Evelo Biosciences, Inc. (Nasdaq:EVLO), a clinical stage biotechnology company developing SINTAX medicines as a new modality of orally delivered treatments for inflammatory disease, today announced positive data from its Phase 2 study evaluating EDP1815 versus placebo for the treatment of mild and moderate psoriasis. A statistically significant reduction in the Psoriasis Area and Severity Index (PASI) score, as measured by the proportion of patients achieving at least 50% improvement in PASI from baseline at the week 16 timepoint, was observed in the study. EDP1815 is an investigational oral biologic currently in development for the treatment of a broad range of inflammatory diseases, including clinical programs in psoriasis, atopic dermatitis, and COVID-19.
“These clinical results represent a significant advancement for those who live with inflammatory disease. This is the first Phase 2 study to demonstrate that we can harness the small intestinal axis to make a clinical impact on patients with an oral product candidate with safety and tolerability data comparable to placebo,”
said Simba Gill, Chief Executive Officer of Evelo.
“Based on these data, we intend to advance EDP1815 towards registration studies in psoriasis. We look forward to discussing our proposed next steps with health and regulatory authorities. This milestone brings us one step closer to realizing our vision of transforming healthcare by developing broadly acting oral, safe, effective, and affordable medicines to address the unmet needs of hundreds of millions of patients who live with inflammatory diseases.”
In the Phase 2 study, the PASI scores were assessed by both mean changes from baseline and responder rates. The primary endpoint was the mean percentage change in PASI between treatment and placebo and was prespecified as a Bayesian analysis. The Bayesian approach provides an estimate of the probability that EDP1815 is superior to placebo. The 16-week primary endpoint gave probabilities that EDP1815 is superior to placebo ranging from 80% to 90% across the prespecified analyses and cohorts.
The responder endpoint reports the proportion of patients who had a meaningful clinical response, which is defined as PASI-50 or greater. 25% to 32% of patients across the three cohorts who were treated with EDP1815 achieved a PASI-50 at week 16 compared to 12% on placebo. In cohorts 1 and 2 this difference in response rate was statistically significant (p <0.05). Cohort 3 was directionally similar (25% vs. 12%). The pooled PASI-50 response across all three EDP1815 cohorts, an exploratory analysis, was 29% vs. 12% for placebo and was also statistically significant with a p-value of 0.027. An increase in the number of capsules of EDP1815 did not lead to a dose response.
Additionally, several patients on EDP1815 achieved a PASI-75 or better, which was sustained or improved post treatment. For individuals who had a PASI-50 response or better, consistent effects in secondary and exploratory endpoints, including improvements in patient reported outcomes such as Dermatology Life Quality Index (DLQI) and Psoriasis Symptom Inventory (PSI), were observed.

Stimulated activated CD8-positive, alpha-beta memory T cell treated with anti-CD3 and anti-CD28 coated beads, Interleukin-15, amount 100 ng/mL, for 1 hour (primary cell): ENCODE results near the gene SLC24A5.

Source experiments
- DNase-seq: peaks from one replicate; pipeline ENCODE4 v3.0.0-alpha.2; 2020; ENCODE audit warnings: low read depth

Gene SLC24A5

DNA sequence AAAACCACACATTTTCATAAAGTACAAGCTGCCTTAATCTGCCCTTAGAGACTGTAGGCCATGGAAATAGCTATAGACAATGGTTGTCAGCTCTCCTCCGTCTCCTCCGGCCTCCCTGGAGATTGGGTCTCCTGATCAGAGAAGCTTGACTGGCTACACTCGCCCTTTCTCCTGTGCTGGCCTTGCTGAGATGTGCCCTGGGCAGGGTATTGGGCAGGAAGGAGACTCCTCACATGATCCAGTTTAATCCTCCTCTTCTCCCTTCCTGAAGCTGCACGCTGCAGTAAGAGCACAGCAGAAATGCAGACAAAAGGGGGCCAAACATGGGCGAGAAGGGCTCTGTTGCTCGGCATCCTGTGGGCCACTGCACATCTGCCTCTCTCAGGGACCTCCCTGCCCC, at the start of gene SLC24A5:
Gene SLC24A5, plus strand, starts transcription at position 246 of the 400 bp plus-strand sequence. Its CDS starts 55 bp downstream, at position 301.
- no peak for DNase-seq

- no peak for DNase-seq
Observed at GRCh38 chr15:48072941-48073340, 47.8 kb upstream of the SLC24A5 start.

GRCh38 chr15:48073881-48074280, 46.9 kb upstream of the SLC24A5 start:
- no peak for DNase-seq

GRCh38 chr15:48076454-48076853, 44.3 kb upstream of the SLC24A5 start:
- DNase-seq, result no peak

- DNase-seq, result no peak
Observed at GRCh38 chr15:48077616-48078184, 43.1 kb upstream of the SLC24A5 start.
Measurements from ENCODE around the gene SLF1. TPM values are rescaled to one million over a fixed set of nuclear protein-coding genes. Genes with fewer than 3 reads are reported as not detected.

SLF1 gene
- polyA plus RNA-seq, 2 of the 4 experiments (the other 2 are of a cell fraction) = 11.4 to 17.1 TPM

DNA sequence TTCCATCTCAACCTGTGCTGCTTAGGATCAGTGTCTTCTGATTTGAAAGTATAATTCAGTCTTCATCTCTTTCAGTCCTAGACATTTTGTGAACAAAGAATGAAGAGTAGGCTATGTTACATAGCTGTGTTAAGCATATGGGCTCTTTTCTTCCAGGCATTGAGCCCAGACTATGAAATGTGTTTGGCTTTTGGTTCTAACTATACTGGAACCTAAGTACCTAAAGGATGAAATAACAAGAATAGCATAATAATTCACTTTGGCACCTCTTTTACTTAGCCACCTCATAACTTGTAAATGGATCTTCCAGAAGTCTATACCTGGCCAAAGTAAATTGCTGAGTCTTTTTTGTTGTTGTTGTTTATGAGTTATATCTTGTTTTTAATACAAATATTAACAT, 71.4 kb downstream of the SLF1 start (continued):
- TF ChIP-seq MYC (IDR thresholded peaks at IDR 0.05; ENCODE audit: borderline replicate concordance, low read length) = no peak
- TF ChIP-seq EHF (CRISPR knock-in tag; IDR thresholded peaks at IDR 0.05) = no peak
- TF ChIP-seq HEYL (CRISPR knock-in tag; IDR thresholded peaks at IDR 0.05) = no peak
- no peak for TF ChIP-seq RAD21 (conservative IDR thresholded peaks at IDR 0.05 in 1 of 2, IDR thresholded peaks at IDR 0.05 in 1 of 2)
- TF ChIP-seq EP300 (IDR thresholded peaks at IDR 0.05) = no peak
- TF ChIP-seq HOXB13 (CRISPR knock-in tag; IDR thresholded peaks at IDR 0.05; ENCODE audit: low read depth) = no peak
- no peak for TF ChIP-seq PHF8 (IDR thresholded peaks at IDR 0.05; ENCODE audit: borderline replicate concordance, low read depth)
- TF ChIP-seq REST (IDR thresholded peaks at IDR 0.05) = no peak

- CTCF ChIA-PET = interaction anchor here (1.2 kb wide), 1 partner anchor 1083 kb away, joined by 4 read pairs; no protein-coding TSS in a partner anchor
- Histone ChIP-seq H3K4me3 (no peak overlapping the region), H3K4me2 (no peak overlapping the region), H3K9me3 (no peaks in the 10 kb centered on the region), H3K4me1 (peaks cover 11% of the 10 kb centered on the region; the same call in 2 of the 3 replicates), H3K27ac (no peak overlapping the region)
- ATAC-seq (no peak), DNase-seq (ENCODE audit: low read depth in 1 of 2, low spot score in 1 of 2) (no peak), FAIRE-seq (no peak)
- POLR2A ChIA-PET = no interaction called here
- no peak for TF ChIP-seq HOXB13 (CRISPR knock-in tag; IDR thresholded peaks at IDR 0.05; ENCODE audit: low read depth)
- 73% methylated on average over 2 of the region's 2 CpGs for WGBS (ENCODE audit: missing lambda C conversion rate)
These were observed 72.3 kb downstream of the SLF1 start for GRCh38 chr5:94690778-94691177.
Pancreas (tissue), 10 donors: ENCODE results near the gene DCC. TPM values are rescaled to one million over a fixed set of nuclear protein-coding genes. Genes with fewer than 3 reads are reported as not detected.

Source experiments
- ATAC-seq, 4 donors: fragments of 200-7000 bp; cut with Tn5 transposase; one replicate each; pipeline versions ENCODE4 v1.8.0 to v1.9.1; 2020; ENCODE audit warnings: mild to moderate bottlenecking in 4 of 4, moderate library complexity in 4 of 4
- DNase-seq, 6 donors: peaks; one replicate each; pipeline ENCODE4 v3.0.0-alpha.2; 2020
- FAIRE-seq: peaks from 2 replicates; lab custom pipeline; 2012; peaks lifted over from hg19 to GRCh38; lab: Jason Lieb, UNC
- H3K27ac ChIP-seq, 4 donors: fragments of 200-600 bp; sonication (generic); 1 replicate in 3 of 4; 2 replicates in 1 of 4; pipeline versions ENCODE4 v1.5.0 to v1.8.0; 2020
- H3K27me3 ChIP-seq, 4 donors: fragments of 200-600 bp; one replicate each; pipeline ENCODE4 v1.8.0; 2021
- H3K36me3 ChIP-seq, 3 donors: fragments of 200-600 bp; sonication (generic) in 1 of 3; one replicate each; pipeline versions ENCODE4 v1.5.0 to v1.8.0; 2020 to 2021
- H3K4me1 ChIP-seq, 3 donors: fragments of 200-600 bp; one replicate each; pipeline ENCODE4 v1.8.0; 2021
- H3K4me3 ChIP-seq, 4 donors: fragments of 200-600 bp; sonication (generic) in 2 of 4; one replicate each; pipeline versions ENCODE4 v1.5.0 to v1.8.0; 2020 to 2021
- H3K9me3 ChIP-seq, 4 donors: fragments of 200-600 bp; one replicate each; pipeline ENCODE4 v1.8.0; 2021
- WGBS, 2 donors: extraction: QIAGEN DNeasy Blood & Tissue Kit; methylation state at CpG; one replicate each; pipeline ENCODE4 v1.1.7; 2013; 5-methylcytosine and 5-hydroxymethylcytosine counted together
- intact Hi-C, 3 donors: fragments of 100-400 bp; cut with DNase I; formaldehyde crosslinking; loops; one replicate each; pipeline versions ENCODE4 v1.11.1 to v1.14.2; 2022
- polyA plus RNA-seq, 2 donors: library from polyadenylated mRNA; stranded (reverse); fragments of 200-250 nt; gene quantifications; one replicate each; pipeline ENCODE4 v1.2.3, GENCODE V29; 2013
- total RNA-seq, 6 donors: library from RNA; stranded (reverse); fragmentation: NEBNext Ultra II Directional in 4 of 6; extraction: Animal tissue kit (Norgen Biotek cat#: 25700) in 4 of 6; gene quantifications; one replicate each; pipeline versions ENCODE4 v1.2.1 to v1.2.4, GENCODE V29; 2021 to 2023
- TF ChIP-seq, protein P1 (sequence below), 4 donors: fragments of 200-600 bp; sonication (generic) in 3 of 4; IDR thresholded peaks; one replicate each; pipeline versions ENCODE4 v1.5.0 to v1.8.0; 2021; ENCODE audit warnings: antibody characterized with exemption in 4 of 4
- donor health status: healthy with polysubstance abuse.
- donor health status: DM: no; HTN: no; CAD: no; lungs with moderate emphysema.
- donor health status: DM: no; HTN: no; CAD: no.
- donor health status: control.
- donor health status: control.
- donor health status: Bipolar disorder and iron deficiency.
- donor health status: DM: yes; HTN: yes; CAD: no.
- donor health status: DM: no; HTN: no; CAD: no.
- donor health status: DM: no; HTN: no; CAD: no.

EDP1815 was observed to be well tolerated in the Phase 2 study. The safety data were comparable to placebo and consistent with what was previously reported in a Phase 1b study. Adverse events (AEs) classified as “gastrointestinal” were comparable between active and placebo groups, with no meaningful differences in rates of diarrhea, abdominal pain, nausea, or vomiting. There were no related serious adverse events.
“I am very encouraged to see this Phase 2 data of EDP1815 in psoriasis,”
said Benjamin Ehst, M.D., Ph.D., Board-certified Dermatologist, Investigator and Clinical Associate Professor with the Oregon Medical Research Center, and Chief Investigator of EDP1815-201.
“It advances our scientific understanding of how to treat systemic inflammatory diseases and offers the prospect of a truly novel modality of treatment for patients with psoriasis. A drug with the combination of efficacy and safety results as observed here will likely be well received by dermatologists and their patients with mild and moderate disease, who are often faced with limited treatment options.”
EDP1815-201 is a double-blind, placebo-controlled, dose-ranging Phase 2 study designed to evaluate three doses of an enteric capsule formulation of EDP1815 versus placebo in 249 patients with mild and moderate psoriasis over a 16-week treatment period. In the study, the PASI scores were assessed by both mean changes from baseline and responder rates. The primary endpoint is mean percentage reduction in PASI score at 16 weeks. Secondary endpoints include the proportion of study participants who achieve a PASI-50 response or greater and other clinical measures of disease such as Physicians Global Assessment (PGA), Body Surface Area (BSA), PGA x BSA, PSI, and DLQI. Today’s results report out on the initial treatment phase of the study, which is now complete, and includes the 16-week treatment period with a 4-week follow-up. A six-month follow-up phase of the study is ongoing.